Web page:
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Labor Day is a popular consumer holiday in the United States, which spells opportunity for any business.

For most consumers, this holiday simply means a day off of work. There aren’t big celebrations, as there are with July 4th. There aren’t big special activities, as there are with Halloween or Easter, so it’s a little harder to come up with creative marketing approaches.

But the Labor Day Sale institution has become so big, it’s almost as big as Black Friday, Cyber Monday, or any other holiday marketing institution.

There are, however, other ways to rake in returns during this holiday.

If it’s too late to try these techniques this Labor Day, don’t worry. They can be applied to virtually any other popular holiday.

The Labor Day Sale

As mentioned, this is a staple. No matter what your business is, you can earn money by slashing prices on Labor Day. Naturally, get this across to your customers through your advertising and marketing channels.

Contests

There is always room for more contests. If you can relate your contest’s content to your business, great. If not, come up with something engaging, like a photo contest.

Contest entries and results should be posted across your network – on blogs, social media accounts, and so forth. This will help increase engagement and draw more people in to your funnel.

One way to seriously boost engagement is by creating a tiered Labor Day Sale structure. For instance, offer a base discount to everyone, then increase the discount to contest participants, and offer a special prize to the contest winner.

Social Sharing Rewards

Another way to increase social engagement is by offering discounts for social sharing. In the same way that you can offer discounts to contest participants, you can offer sales prices to social sharers.

You can run this like a sweepstakes – offering a “chance to win” for anyone who shares – or you can create a tiered system, like the one mentioned above.

Events

Hosting an event means that you have to stay open – if you’re a physical retailer or a local business, that is. Remember that since most businesses are closed, those who work at those businesses are free to shop and attend a promotional event.

Cross-Promote and Cross-Target

This is a great time to promote non-competitors’ products or services. Consider that this time of year is also when many kids are returning to school. If you join forces with a non-competitive business, you can strike up a cross-promotional deal that can help you expand your audience.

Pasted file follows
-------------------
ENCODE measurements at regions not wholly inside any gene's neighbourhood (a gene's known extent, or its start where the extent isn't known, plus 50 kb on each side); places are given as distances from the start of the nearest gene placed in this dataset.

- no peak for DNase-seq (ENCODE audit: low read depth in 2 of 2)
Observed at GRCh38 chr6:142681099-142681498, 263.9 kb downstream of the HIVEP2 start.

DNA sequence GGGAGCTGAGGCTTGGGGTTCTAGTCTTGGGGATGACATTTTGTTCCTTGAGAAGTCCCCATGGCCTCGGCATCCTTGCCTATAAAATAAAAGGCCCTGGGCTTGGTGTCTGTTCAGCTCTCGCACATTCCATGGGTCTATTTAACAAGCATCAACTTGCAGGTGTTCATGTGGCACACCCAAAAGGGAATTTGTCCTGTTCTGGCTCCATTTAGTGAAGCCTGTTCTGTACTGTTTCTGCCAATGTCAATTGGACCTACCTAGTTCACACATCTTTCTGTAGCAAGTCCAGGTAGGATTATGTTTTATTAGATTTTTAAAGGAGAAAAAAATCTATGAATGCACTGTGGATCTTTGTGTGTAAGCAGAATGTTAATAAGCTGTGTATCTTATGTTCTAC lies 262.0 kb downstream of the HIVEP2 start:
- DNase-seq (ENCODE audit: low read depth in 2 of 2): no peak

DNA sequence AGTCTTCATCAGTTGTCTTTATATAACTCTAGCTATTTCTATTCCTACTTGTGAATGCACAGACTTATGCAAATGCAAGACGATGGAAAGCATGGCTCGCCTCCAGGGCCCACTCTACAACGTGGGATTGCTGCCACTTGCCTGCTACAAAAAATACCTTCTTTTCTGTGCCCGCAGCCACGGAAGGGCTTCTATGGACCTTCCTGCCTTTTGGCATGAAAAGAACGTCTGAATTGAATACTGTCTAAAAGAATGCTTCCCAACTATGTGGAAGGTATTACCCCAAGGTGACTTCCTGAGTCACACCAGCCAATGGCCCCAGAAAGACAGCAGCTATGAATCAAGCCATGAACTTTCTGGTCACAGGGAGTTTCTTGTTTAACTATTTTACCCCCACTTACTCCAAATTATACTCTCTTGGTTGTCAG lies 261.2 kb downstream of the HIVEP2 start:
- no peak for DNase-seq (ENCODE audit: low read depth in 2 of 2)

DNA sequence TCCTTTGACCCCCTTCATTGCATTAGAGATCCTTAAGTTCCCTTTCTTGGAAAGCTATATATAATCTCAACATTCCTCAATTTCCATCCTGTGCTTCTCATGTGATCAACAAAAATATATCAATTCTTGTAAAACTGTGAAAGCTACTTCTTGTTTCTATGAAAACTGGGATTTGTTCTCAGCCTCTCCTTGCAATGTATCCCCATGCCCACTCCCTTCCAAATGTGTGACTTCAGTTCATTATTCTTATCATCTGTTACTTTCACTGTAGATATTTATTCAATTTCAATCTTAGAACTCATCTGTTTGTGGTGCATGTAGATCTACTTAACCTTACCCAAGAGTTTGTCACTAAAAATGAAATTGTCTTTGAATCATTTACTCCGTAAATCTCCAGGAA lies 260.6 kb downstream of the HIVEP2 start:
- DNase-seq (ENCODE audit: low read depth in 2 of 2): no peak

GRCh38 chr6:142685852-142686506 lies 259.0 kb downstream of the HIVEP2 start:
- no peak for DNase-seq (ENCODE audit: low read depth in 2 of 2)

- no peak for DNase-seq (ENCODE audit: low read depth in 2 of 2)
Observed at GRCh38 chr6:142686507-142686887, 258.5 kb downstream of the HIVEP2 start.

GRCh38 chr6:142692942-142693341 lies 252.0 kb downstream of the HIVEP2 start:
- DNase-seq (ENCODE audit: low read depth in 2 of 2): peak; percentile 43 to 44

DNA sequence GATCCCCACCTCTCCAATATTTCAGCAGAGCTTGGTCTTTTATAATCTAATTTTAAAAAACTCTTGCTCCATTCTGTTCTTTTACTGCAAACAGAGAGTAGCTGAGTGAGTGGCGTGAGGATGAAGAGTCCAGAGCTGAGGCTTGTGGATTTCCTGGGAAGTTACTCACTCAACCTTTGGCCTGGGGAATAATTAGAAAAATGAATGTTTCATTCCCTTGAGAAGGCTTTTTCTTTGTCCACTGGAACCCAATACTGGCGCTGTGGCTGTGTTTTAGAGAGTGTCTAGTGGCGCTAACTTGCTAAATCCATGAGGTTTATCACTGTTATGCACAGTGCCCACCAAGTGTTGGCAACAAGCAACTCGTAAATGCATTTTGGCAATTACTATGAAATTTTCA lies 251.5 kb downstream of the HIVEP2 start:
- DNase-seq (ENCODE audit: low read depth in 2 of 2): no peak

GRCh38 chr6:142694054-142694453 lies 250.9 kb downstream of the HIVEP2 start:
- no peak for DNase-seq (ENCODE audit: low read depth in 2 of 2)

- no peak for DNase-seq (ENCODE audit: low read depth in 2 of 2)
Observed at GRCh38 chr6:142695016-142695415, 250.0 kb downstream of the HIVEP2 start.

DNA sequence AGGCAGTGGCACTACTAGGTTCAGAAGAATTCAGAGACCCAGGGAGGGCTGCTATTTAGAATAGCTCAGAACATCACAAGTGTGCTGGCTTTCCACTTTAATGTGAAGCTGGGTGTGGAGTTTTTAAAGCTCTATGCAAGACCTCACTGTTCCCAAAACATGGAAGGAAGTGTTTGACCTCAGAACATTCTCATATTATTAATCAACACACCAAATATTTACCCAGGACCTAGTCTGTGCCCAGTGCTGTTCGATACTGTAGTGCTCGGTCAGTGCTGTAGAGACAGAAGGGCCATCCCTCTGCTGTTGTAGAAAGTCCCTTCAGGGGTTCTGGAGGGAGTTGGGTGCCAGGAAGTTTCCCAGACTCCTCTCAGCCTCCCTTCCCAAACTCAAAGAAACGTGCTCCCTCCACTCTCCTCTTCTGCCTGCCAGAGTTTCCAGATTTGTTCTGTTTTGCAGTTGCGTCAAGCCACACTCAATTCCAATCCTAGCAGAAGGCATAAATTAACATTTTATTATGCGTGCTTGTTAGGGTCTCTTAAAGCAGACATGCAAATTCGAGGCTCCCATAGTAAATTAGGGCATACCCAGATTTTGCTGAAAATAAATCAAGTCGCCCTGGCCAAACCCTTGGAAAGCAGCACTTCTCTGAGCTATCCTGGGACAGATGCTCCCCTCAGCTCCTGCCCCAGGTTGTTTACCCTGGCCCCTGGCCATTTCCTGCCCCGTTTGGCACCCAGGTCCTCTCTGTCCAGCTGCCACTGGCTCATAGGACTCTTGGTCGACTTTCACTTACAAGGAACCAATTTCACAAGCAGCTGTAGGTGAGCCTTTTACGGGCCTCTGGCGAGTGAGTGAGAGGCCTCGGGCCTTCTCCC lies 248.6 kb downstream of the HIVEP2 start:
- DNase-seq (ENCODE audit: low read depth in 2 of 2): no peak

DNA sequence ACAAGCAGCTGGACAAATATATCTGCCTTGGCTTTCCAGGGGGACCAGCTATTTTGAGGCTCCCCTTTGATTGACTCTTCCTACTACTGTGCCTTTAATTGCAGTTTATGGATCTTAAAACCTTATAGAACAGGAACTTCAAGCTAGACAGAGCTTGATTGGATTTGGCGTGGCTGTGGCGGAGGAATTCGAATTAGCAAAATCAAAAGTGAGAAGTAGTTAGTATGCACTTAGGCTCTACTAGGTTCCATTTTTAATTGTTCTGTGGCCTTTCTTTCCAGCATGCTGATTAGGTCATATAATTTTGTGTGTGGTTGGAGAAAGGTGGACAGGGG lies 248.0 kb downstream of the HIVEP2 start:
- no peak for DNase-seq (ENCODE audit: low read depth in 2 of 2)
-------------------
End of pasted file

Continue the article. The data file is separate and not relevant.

While they may not want to promote your products, that doesn’t mean you can’t earn money.

Affiliate marketing and advertising are viable income sources for many businesses. When partnering with another business or promoting for them, you can potentially earn a decent chunk of change with an affiliate deal.

The best way to do this is by finding businesses whose target audience overlaps with your own.

Tips for Getting It Right

To get your Labor Day marketing down, you’ll need to follow a few basic steps.

Here are key principles to follow for Labor Day campaigns:

  • Start early. Ensure that your email list and your social media followers know about upcoming sales, contests, and promotions. One week should be the minimum, but don’t be afraid to start even earlier. Many retailers and businesses will promote sales weeks or even months in advance. Get your promotion fixed in your customers’ minds soon, or they’ll find another sale to focus on.
  • Target the right keywords. Consumers know about Labor Day Sales and hunt for the best deals in town. In your content marketing and social media efforts, target the proper keywords. The biggest and most relevant are: labor day sales, labor day meaning, labor day activities, and labor day 2015 (or the current year).
  • Stick to the holiday theme. Though many sales bear little relationship to the actual holiday, you should still do whatever you can to create a relationship with the holiday. This can come in the sales copy, the types of products you’re selling, and so forth. Since Labor Day is about relaxing from work, for instance, create sales and marketing content that revolves around work, relaxation, hard-earned money, and so forth.
  • Include special shipping, gift cards, and ramp up your loyalty program. These “add-ons” will only increase conversions. The more bang customers get for their bucks, the more likely they will be to perceive the sale as a great deal.
  • Track, log, and optimize. This probably won’t be your last Labor Day or holiday marketing campaign, so you should naturally be analyzing every bit of data that comes your way. To a certain degree, any holiday marketing campaign is transferable to any other, so you can learn from your Labor Day campaign and apply those insights to future campaigns.

Labor Day should be part of your annual holiday marketing calendar. Whether you just run a sale or whether you cross-promote contests through affiliates, these tips and ideas should help you get off on the right foot. And if you’ve already missed Labor Day in 2015, you can apply these lessons to other big holidays, from Black Friday to Christmas.